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- Our mission is to help our clients meet their long-term investment goals by producing attractive long-term returns across a range of economic and market scenarios.
- Our investment approach is rooted in deep fundamental research, where we aim to identify companies that have attractive long-term earnings and cash flow prospects not reflected in their current valuations.
- As part of our long-standing research process, we analyze financially material environmental, social, and governance (ESG) factors—as we do other fundamental factors—that could impact the long-term value of a particular investment.
- We view ESG factors as financially material when they are likely to affect a company’s fundamentals or an issuer’s ability to fulfill its debt obligations.
- Importantly, we do not include or exclude securities in our portfolios solely due to ESG factors, unless we are directed to do so based on a client’s investment guidelines.
- We believe this integrated approach helps us assess the full picture of risks and opportunities of a particular investment.
Our Role As Responsible Stewards
Dodge & Cox was founded in 1930, when conflicts of interest permeated the investment world. Our founders—Van Duyn Dodge and Morrie Cox—saw an opportunity to create a new kind of investment firm, one with a business model that puts clients’ interests first. Their solution was to create an independent and focused firm with a limited set of investment strategies offered at reasonable and transparent fees. Over 90 years later, these principles still underpin how we view our role as stewards of our clients’ investment capital.
We believe stewardship has two dimensions: how we manage our firm and how we invest our clients’ assets. Both dimensions are essential for us to achieve our goal of preserving and enhancing our clients’ wealth over the long term. We have built our firm on the bedrock of 100% employee ownership, financial strength, fundamental research, and an unwavering commitment to active, price-disciplined investing in public equities and fixed income securities.
Our independence, strong corporate governance, focus on the long term, and client aligned values drive our business decisions. Our culture emphasizes the importance of inclusivity, diverse perspectives, and team-based decision-making. We believe in the business and social value of greater diversity, equity, and inclusion (DEI) in the workplace, and look to further our efforts through intentional processes and initiatives, such as enhancing firm-wide employee engagement and building on our recruiting pipeline.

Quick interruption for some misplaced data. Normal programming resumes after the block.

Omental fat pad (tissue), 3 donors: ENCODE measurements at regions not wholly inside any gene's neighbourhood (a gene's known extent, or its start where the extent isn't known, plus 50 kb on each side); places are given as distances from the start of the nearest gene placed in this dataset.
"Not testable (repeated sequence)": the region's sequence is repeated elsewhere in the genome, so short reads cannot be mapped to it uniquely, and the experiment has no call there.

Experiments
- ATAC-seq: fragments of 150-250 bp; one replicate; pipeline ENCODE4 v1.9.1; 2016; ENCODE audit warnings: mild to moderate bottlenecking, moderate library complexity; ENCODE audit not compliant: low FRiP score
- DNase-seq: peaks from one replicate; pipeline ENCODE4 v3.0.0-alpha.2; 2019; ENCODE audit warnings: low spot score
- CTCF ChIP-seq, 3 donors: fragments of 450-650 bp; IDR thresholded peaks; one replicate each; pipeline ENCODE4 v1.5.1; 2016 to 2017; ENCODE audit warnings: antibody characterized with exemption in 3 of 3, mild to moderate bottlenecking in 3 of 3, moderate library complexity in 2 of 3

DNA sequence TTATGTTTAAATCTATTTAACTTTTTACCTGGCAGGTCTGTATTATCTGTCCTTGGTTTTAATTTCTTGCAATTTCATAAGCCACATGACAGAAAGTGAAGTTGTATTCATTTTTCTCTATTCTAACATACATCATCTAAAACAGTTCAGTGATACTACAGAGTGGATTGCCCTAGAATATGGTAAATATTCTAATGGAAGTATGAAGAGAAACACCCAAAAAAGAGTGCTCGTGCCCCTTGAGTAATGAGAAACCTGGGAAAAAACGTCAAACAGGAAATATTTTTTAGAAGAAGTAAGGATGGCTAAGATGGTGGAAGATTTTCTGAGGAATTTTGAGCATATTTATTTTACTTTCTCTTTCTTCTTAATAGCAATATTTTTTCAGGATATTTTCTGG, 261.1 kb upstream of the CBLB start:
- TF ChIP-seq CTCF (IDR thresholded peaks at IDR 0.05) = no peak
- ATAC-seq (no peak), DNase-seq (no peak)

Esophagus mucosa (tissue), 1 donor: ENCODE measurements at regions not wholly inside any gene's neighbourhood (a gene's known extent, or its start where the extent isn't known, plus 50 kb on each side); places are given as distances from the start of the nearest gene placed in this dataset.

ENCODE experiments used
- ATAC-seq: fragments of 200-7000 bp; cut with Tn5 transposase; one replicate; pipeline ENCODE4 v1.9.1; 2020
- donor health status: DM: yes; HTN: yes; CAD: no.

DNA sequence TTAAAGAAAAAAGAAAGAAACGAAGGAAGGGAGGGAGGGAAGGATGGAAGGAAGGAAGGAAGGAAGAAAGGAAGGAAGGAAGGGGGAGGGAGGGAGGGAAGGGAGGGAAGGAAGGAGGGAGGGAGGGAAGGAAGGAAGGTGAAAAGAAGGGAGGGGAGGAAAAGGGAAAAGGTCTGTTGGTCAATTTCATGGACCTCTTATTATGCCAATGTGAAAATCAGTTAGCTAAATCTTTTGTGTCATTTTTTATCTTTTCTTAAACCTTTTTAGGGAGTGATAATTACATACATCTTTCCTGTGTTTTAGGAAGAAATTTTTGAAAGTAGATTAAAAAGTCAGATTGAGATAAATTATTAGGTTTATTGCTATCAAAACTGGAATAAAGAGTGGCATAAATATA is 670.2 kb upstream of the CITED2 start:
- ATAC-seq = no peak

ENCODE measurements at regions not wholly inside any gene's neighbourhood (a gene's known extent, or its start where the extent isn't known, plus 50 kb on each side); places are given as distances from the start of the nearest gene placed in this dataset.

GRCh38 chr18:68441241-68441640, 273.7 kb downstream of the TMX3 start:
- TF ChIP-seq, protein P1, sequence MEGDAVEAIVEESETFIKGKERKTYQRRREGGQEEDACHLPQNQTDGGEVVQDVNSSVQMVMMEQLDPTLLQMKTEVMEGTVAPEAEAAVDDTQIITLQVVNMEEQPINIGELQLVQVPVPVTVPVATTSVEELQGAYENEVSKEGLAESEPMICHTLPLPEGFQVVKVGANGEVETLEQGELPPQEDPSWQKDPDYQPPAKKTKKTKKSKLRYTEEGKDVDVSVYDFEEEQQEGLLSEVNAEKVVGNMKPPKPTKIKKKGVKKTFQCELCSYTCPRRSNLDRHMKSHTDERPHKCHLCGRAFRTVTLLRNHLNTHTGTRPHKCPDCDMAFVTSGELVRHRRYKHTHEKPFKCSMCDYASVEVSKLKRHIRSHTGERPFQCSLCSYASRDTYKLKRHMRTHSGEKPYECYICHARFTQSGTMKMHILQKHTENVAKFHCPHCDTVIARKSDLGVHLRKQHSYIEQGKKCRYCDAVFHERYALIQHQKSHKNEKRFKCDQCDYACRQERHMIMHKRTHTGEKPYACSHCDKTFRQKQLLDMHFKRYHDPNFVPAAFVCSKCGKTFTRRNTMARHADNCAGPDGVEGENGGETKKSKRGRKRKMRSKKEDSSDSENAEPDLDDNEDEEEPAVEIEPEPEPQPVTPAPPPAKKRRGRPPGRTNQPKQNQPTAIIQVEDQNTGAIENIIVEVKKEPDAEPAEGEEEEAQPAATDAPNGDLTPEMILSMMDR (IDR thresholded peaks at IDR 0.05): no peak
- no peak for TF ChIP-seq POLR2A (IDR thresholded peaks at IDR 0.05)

We also strive to be responsible members of the communities in which we operate. Through our sustainability efforts, we aim to reduce our environmental footprint. We also provide financial support to many organizations, in particular those focused on providing youth educational opportunities, assisting families in need, promoting social justice initiatives, and providing global health care services. Furthermore, we facilitate opportunities for our employees to volunteer their time with non-profit organizations that align with their interests.
Our role as stewards of our clients' investment capital is to assess how the companies we invest in manage their businesses. We believe that the financial success for some companies, especially over the next decade, will be linked to their ability to adapt their business models in response to major challenges, such as climate change and cyber security, among many others. We believe companies need strong corporate governance to achieve these goals.
Just as the companies we research need to adapt and respond to today’s challenges, we know that we need to continue evolving. Our focus on stewardship enables us to continue to improve both our organization and our investment capabilities on behalf of our clients. In this paper, we share details of how we integrate ESG factors in our investment process, engage with issuers, exercise our rights and responsibilities (including our proxy voting process and guidelines), and govern our ESG approach.
How We Integrate ESG Into Our Investment Process
As active managers, we seek investment opportunities with the potential to create long-term value for our clients. To do this, we conduct thorough research on factors that could materially affect the value of a company or debt security over our typical three- to five-year investment horizon. We believe identifying and monitoring financially material ESG considerations can help us assess the full picture of risks and opportunities of a particular investment.
Our Approach to ESG: Focus on Financial Materiality
We employ a disciplined approach to selecting investments characterized by intensive bottom-up research, strict price discipline, and team decision making (see Figure 1). As part of our equity and fixed income security selection process, we consider ESG factors, along with other factors, to determine whether they are likely to have a financially material impact on a company or issuer’s risks and opportunities. We view ESG factors as financially material when they are likely to affect the long-term value of a company or an issuer’s ability to fulfill its debt obligations. We refer to this approach as ESG integration.
Figure 1. Key Pillars of Our Investment Process
Financially material ESG factors can differ for each company or bond issuer. In our analysis, we seek to understand how a company or issuer makes decisions, balances the interests of its stakeholders, and manages key risks. In doing so, we pay particular attention to governance structure and practices, as well as risks and opportunities associated with environmental and social factors, when applicable. In general, we believe governance factors have the potential to be financially material for every company, whereas environmental and social factors can vary by company, industry, and region.